Comment - Paragraph problem over prior approval

Eighteen months on, inspectors are still grappling with arguments over the scope of matters that parties can raise on prior approval applications from property owners seeking to assert permitted development rights to convert offices into homes.

The confusion has been fuelled by paragraph N of part 3, schedule 2 of the General Permitted Development Order (GPDO) 1995, introduced via an amendment order in May 2013. This stated that when determining prior approval applications under part 3, local planning authorities should have regard to the National Planning Policy Framework (NPPF) so far as it is relevant to the subject matter. Some councils saw this as a loophole to widen the range of matters open for consideration to encompass the entire NPPF, rather than being restricted to those specified in each of the new classes of permitted development.

Two cases reported this week (see Framework held no basis to block office change & Flat conversion blocked by limited on-site parking) show how inspectors are dealing with this issue. In a case from Leicestershire involving plans to convert a former barn used as offices into residential accommodation under class J of part 3, the council relied on paragraph N in seeking to argue that the rural location was unsustainable and thus contrary to paragraph 55 of the NPPF.

The inspector found the question of whether the location was sustainable irrelevant. He found that the council should only have considered parts of the framework relevant to class J rights - highways impact, contamination and flood risk. "To allow consideration of the whole framework as if the prior approval was a planning application would defeat the point of the GPDO and introduce uncertainty and delay," he concluded.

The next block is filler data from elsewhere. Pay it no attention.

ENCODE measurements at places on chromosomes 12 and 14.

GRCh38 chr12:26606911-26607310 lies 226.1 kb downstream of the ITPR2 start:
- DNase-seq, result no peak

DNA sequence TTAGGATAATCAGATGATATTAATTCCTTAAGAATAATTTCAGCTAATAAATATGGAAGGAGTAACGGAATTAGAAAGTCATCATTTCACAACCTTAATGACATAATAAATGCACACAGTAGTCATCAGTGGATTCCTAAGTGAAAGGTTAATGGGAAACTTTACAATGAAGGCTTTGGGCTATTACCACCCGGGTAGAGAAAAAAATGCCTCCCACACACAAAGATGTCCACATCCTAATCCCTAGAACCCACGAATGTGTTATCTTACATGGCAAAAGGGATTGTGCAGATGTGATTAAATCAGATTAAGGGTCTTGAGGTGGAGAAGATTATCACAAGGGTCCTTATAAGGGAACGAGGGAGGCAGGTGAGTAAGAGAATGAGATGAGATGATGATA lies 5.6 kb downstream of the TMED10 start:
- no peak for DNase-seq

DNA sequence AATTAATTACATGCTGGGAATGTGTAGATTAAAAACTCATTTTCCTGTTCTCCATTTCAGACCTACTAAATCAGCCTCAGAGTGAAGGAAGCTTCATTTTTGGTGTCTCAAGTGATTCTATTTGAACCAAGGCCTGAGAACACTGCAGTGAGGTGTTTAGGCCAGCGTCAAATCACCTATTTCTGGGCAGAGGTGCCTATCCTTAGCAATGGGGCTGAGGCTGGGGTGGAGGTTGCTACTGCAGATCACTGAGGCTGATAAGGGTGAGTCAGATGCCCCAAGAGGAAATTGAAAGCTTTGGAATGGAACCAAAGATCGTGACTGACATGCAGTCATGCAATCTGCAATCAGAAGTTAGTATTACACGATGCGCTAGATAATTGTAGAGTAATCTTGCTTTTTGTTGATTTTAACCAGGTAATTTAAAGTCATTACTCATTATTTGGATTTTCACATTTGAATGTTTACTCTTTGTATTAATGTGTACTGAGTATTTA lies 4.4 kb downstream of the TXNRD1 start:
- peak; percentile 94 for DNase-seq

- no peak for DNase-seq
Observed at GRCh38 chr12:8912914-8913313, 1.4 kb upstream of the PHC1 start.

In a case from west London centring on the adequacy of parking provision for an office to residential conversion, the appellant cited paragraph 32 of the NPPF, which states that development "should only be prevented or refused on transport grounds where the residual cumulative impacts of development are severe". The inspector did not dispute the appellant's entitlement to raise this point. However, given the site's location in a densely populated urban area under significant parking stress, he found that the cumulative additional demand for spaces would indeed be severe, meriting refusal.

The explanatory memorandum to the General Permitted Development (Amendment and Consequential Provisions) Order 2014, which came into force in April, is clear that authorities considering prior approval applications must only consider the NPPF "to the extent that it is relevant to the matter on which prior approval is sought". In the Leicestershire case, costs were awarded against the council on its attempt to argue the sustainability point. Others run the same risk.


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